The Building Sector’s ‘Trillion-Dollar’ Circular Economy Opportunity
Tuesday, May 31, 2016
Posted by: Anne Piacentino
Source: Environmental Leader
The construction industry is the largest consumer of raw materials globally and yet less than one-third of construction and demolition waste is recycled or reused, says a new report by the World Economic Forum.
In the US alone, about 40 percent of solid waste comes from construction and demolition.
Using closed-loop circular design principles — reusing discarded asphalt products as road-building materials and waste lumber as wooden flooring material, for example — is one of the approaches that could, and should, shape the sector’s future, according to Shaping the Future of Construction: A Breakthrough in Mindset and Technology. The report was produced with the Boston Consulting Group and targets not only construction companies but also design companies, suppliers of technology and building materials or equipment, and others along the value chain.
Considering constructed objects account for 25 percent to 40 percent of the world’s carbon emissions, recycling these discarded materials present a huge opportunity for the industry to reduce global emissions and make their businesses more environmentally sustainable.
In addition to reducing waste and emissions, employing circular economy approaches to the construction sector has business benefits.
“Its potential for innovation, job creation and economic development is huge: estimates indicate a trillion-dollar opportunity,” World Economic Forum’s Dr. Michael Max Buehler, practice lead real estate industries, told Environmental Leader. “The potential for the industry to identify closed material loops and to adopt circular design principles is tremendous. Today, construction processes are still highly fragmented with misaligned incentives among capital project stakeholders creating up to 15 percent waste by volume. For example, it is estimated that 54 percent of demolition waste in Europe is still landfilled and most recycling occurs in low-value applications. A key reason for these inefficiencies is fragmented knowledge of material composition or value. In addition, the utilization of built environment assets is poor, resulting in inefficient resource use.”
The construction industry has been slower than most to adopt technological innovations, and wary of modernizing strategies and processes, the World Economic Forum says.
Change is happening — but slowly. Analytics, building modeling and other new technologies already affect all stages of a building’s life cycle, from planning and design through to operations and maintenance. But their adoption is still sparse.
“Individual companies have serious transformative opportunities now, by exploiting new technologies and materials,” said Santiago Castagnino, a partner and construction expert at BCG, and co-author of the report. “If you also optimize the planning and the processes, you could easily end up cutting costs by 15 percent and reducing the completion time by as much as 30 percent.”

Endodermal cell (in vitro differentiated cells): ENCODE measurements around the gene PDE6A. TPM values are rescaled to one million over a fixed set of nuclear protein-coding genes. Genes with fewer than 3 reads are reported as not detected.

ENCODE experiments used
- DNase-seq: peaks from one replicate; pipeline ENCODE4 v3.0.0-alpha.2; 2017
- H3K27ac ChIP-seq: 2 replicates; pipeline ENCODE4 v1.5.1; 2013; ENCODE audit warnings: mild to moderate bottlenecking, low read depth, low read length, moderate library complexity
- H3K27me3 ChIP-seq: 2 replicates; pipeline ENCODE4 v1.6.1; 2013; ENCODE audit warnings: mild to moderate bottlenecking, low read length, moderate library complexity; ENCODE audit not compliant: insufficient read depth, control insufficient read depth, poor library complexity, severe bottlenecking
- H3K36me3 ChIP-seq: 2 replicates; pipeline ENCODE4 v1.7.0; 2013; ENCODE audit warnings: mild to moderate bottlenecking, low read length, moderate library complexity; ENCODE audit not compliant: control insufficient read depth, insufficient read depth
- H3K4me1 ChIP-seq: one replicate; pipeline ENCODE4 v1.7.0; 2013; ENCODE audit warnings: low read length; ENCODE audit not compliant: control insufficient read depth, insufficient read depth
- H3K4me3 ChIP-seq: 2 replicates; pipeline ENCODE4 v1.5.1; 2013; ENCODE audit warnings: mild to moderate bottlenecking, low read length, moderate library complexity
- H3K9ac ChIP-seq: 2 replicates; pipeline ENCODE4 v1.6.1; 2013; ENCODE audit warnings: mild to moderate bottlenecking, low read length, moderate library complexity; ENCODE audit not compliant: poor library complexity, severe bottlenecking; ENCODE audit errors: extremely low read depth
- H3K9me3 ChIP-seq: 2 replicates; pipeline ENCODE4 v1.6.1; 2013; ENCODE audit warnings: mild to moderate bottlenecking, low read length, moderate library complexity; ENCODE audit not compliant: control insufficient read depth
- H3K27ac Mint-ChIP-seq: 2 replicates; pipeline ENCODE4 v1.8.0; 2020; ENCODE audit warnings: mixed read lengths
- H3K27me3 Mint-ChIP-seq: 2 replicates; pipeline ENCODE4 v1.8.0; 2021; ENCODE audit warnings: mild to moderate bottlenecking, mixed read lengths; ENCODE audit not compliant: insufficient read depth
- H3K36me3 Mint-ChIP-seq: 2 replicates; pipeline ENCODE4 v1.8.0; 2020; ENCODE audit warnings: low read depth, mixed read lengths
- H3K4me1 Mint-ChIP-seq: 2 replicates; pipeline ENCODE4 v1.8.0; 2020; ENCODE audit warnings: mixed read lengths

The report says emerging digital technologies — such as 3D models for guidance, robots for the dangerous work, and drones and embedded sensors — will boost productivity and improve on-site safety and environmental performance.
While still in the early stages of development, 3D printing has the potential to boost productivity gains by as much as 80 percent, while also reducing waste. For example, in a project on 3D-printed steel components, global construction and engineering firm Arup achieved a 75 percent weight reduction and 40 percent reduction in materials compared with traditional production methods, the report says.
Advanced building materials and “lean” manufacturing techniques can also help transform the industry and cut construction costs. “With approximately one-third of construction cost attributed to building materials, the scope for applying advanced building materials (ABMs) is considerable,” the report says. These include an advanced vinyl flooring by Johnsonite that is 100 percent recyclable, using a biobased plasticizer, and has total volatile organic compound values 100 times below European standards. Another example: self-healing concrete, created by adding bacterial spores, is estimated to reduce lifetime costs by up to 50 percent.
The UN Environment Programme estimates that construction-sector improvements can help countries cost effectively reduce their emissions and achieve energy savings of more than 30 percent.
The circular economy is key to harnessing these benefits, Buehler says. “Imagine a world in which built environment assets represent the biggest valuable materials deposit for society. In this world physical assets are digitally interconnected, revealing up-to-date condition of their components to not only enable predictive maintenance and performance models, but also to be a platform for the global materials market. Imagine how asset interconnectivity could pave the way for closing the material loops for the largest source of waste in modern society. Therefore the circular economy is key in redesigning this future, where industrial systems are restorative and regenerative by intention and design.”